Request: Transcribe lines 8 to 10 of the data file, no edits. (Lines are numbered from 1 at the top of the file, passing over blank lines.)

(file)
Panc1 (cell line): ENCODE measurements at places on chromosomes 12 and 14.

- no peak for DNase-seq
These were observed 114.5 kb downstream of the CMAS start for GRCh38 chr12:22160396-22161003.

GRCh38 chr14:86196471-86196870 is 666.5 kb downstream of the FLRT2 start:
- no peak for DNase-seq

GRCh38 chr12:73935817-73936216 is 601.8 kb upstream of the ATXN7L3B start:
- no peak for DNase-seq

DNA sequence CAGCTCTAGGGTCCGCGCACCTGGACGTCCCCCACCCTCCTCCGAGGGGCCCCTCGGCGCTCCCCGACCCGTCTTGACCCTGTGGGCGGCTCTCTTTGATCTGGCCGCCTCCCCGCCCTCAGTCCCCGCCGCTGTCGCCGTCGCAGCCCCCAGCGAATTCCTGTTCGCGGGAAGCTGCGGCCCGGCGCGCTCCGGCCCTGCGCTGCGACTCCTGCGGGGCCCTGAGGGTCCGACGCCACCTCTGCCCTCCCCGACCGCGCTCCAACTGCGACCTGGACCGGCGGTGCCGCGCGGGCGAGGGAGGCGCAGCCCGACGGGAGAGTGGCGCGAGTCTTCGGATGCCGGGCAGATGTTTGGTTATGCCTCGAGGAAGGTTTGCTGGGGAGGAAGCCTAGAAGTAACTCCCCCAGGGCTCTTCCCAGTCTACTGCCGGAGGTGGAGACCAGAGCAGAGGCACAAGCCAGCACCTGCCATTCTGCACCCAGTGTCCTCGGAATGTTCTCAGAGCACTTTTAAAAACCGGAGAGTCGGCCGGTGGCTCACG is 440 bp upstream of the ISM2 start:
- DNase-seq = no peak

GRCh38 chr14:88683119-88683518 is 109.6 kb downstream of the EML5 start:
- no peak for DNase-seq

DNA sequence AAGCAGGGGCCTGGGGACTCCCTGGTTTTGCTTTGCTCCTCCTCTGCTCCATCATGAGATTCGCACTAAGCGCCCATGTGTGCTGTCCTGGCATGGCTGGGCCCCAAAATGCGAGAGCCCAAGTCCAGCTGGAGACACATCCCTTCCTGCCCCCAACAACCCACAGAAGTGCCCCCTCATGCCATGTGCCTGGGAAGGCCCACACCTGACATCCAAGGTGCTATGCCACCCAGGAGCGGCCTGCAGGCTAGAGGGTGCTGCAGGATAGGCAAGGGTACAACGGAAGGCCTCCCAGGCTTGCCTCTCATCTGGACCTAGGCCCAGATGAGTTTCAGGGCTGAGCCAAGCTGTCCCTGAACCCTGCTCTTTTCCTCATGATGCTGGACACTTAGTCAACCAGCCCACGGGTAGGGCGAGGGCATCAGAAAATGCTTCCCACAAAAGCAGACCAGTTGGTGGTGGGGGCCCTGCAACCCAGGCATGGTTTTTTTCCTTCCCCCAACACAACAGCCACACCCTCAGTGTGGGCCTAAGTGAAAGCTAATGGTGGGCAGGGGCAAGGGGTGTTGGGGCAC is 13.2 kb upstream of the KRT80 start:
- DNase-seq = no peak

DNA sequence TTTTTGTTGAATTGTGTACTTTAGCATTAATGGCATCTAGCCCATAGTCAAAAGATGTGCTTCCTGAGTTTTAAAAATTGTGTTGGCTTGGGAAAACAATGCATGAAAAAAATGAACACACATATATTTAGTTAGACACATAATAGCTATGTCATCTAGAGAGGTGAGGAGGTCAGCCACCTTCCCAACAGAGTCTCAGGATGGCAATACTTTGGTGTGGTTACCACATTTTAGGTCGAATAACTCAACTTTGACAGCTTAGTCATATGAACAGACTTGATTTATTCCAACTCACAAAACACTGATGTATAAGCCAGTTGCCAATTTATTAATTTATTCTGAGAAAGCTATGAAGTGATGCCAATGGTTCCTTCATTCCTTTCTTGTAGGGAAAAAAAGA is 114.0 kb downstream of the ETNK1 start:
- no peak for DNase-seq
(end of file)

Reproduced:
DNA sequence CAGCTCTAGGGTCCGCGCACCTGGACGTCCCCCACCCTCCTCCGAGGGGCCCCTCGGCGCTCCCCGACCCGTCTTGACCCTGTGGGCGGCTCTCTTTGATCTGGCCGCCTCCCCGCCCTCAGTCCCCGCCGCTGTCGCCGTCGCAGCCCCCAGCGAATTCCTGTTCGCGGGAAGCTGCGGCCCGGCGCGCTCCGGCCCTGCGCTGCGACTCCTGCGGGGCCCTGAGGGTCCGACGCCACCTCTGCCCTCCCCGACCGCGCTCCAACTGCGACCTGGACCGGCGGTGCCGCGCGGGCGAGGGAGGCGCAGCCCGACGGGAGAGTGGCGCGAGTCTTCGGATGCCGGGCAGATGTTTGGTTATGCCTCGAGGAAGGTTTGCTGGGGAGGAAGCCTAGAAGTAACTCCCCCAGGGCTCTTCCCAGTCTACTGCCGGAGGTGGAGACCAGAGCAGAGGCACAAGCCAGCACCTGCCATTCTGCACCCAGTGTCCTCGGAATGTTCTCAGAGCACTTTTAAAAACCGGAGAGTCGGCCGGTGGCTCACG is 440 bp upstream of the ISM2 start:
- DNase-seq = no peak

GRCh38 chr14:88683119-88683518 is 109.6 kb downstream of the EML5 start: